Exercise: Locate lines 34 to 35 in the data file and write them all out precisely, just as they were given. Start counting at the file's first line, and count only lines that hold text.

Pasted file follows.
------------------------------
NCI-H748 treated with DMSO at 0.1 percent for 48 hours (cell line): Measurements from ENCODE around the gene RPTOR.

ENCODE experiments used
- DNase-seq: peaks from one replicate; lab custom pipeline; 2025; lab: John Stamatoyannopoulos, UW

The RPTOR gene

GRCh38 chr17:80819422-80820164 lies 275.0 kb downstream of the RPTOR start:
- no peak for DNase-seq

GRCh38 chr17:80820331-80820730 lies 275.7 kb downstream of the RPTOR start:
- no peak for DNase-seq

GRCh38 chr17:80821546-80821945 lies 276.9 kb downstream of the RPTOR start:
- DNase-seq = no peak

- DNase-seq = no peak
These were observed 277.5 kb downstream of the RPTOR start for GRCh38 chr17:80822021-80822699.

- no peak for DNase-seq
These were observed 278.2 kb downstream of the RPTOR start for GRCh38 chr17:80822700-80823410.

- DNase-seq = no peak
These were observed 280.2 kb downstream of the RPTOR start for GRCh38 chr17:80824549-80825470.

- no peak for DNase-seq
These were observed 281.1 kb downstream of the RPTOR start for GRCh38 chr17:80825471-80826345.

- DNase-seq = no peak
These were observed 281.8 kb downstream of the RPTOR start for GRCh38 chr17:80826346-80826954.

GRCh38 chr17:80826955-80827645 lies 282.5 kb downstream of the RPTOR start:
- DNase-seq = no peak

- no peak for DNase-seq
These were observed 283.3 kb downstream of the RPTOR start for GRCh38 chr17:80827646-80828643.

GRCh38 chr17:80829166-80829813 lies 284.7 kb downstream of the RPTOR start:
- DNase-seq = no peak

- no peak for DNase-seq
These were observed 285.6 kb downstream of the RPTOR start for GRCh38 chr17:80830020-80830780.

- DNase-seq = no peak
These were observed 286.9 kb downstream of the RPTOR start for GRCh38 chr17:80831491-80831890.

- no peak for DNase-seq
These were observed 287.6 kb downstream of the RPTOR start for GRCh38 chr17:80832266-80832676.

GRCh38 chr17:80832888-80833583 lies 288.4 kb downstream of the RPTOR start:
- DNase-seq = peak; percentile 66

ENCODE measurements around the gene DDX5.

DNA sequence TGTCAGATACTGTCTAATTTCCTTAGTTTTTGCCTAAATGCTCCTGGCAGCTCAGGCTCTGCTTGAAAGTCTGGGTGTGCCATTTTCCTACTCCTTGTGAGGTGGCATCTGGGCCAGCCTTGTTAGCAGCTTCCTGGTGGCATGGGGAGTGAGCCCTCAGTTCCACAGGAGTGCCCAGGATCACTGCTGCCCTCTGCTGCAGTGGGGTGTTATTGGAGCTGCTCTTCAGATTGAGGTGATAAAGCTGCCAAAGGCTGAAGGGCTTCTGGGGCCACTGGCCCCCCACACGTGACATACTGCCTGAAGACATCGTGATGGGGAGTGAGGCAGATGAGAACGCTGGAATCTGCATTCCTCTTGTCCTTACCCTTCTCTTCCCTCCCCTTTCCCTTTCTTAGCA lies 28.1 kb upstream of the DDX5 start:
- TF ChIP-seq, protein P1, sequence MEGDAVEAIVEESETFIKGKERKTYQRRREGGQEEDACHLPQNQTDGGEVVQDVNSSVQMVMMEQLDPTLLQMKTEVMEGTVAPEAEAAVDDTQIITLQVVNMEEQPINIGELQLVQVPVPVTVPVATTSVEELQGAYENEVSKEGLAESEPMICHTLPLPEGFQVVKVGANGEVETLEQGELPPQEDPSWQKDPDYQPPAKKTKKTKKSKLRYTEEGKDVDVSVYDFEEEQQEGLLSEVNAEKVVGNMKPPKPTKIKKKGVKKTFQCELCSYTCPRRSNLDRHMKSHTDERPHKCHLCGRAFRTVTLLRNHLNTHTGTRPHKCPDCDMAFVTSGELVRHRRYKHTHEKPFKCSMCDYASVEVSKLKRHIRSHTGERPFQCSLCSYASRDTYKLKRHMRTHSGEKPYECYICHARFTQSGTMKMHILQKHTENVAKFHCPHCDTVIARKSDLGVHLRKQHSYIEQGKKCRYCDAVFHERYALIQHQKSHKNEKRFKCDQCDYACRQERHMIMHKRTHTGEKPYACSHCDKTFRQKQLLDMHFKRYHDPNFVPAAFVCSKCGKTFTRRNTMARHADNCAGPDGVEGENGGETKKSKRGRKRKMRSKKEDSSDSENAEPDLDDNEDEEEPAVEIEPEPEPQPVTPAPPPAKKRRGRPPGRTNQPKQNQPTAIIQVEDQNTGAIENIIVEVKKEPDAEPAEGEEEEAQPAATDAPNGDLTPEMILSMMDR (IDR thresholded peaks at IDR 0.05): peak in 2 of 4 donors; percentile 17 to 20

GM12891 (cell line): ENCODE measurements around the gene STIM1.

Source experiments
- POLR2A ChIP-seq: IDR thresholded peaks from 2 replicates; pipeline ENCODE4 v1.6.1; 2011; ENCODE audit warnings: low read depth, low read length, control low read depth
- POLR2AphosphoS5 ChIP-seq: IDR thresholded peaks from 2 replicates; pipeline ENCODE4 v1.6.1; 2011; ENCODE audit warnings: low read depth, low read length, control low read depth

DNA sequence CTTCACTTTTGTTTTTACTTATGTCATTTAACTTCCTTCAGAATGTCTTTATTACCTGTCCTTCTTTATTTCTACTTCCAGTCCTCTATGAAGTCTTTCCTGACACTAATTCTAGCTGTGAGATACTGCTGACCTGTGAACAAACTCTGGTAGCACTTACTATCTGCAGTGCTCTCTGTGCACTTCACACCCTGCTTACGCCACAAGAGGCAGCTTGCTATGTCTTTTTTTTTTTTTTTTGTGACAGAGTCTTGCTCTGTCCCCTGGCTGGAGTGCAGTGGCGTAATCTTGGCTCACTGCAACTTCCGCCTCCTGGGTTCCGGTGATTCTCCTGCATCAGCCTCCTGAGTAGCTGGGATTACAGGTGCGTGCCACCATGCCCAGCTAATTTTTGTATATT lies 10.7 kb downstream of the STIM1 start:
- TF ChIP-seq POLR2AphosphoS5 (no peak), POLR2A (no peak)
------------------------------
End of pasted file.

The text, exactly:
- DNase-seq = peak; percentile 66

ENCODE measurements around the gene DDX5.